The company that acquired Ireland’s most expensive house was entitled to apply to develop the site, a Bord Pleanála hearing has been told.
The claim was made by planning consultant Ray Ryan, for Yesreb Holding Ltd, that wants to renovate and extend the Edwardian house on Dublin’s Shrewsbury Road and build four houses on the site.
Gayle Killilea, wife of developer Sean Dunne, bought the house on an almost two-acre site in 2005 for €58m. It remains the highest price paid for a house in Ireland.
A number of residents opposed the development and it has been claimed Mr Dunne may still have an interest in the property.
Walford was acquired for €14m by Yesreb Holding last year but the sale had not yet been registered.
Dublin City Council granted permission for most of the development last March but restricted the number of new buildings to three.
Mr Ryan said Yesreb was a Cypriot company but he believed it was entitled to make a planing application in Ireland.
While the name of the applicant was required under law, it did not specify that it should be the name of a person. “The planning legislation requirements have been met in that regard,” he said.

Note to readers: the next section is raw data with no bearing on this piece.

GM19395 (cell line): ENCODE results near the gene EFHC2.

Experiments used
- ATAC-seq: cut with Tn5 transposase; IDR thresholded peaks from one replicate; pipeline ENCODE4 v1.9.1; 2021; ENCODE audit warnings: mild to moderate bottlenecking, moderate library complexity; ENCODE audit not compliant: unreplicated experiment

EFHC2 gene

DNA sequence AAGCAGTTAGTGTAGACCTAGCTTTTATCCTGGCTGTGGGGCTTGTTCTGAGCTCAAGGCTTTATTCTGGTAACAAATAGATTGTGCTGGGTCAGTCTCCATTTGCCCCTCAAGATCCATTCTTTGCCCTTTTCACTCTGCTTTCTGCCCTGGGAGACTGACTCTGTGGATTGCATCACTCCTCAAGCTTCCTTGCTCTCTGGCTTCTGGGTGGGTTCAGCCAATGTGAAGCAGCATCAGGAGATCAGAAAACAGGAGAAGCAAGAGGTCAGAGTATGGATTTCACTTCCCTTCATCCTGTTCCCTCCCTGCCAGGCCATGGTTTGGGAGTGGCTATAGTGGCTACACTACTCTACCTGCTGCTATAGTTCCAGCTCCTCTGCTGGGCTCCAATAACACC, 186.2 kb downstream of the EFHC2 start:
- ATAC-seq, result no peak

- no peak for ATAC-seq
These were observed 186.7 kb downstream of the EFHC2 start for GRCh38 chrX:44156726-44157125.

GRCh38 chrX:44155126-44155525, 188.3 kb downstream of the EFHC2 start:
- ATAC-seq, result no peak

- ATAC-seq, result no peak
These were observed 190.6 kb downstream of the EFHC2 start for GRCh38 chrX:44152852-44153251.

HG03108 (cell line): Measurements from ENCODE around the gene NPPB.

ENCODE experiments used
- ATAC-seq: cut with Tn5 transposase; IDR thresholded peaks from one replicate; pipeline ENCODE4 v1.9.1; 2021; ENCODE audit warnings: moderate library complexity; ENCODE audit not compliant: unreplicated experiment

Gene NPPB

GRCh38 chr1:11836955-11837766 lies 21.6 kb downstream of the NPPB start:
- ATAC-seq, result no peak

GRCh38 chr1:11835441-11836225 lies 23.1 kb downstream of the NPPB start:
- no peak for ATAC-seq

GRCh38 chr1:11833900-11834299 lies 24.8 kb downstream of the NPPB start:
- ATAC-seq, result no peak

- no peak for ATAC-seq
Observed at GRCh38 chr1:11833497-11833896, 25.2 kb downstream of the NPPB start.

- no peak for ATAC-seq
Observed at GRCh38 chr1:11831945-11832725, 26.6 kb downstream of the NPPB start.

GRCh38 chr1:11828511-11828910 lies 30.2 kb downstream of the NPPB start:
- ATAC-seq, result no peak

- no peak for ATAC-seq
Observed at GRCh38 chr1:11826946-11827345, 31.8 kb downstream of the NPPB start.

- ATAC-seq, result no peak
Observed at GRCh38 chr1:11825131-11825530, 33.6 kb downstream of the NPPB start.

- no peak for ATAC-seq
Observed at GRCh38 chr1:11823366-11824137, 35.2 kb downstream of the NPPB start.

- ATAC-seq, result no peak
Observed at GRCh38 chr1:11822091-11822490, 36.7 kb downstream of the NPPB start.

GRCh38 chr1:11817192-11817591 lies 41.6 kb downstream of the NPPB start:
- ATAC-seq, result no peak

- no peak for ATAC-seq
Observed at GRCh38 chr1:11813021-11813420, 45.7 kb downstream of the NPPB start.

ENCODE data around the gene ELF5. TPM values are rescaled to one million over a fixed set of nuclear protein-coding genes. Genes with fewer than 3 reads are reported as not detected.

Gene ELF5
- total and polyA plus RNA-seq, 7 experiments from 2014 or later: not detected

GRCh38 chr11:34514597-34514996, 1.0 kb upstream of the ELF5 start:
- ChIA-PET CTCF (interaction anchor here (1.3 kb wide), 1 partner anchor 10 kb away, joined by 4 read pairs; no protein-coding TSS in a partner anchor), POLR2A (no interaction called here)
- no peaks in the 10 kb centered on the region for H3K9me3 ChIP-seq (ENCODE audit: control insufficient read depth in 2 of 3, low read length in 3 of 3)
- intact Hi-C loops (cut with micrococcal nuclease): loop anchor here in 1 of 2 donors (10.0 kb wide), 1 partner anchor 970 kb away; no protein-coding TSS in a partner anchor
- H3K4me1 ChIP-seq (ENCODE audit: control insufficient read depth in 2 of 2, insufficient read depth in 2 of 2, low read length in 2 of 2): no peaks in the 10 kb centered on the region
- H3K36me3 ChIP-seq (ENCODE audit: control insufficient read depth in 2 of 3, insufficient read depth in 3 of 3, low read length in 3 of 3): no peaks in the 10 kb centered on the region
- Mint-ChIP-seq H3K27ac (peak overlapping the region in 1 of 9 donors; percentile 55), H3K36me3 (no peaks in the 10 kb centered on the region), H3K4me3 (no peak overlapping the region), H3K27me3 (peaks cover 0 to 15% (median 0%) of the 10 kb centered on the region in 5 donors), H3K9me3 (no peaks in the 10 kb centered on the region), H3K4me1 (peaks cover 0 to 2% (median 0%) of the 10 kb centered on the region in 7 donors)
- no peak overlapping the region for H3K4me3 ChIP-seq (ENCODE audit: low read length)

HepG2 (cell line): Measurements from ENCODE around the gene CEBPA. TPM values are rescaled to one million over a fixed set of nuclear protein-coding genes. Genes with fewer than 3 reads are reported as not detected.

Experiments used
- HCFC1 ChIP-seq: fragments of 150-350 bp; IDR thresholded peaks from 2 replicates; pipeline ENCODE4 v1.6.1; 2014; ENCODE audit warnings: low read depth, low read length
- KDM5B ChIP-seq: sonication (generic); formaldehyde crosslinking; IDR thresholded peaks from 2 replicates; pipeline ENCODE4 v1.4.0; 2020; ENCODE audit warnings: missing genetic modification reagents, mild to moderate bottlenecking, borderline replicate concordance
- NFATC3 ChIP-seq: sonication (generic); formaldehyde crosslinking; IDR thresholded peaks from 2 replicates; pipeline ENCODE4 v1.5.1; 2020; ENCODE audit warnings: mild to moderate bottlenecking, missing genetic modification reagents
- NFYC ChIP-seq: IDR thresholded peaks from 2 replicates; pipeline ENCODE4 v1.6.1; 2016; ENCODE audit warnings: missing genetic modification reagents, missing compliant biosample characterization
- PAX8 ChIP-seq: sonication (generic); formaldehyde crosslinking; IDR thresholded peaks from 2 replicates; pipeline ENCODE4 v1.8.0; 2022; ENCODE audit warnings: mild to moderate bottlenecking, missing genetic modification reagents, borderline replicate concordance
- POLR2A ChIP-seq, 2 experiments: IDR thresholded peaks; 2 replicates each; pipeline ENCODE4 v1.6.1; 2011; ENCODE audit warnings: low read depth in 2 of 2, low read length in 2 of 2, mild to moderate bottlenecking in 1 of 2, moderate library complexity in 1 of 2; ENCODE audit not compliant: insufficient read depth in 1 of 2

Mr Ryan said the application was validated by the city council. Yesreb Holding was not a shelf company and the issue of enforceability was “a complete red herring”.
The position was that Yesreb was the applicant and had an address, and if there was an enforceable issue it was where it would be addressed to.
He did not know how far the various parties involved had gone to establish who was behind Yesreb — they probably knew more than he did but he did not know how that was relevant to the hearing.
Earlier, planning consultant Ann Mulcrone, speaking on behalf of Stephen MacKenzie, a resident on the road, asked why the council had inspected the site in relation to the application.
The sole inspector dealing with the case, Robert Ryan, said he would make his recommendation to the board, together with documentation and a recording of the hearing.
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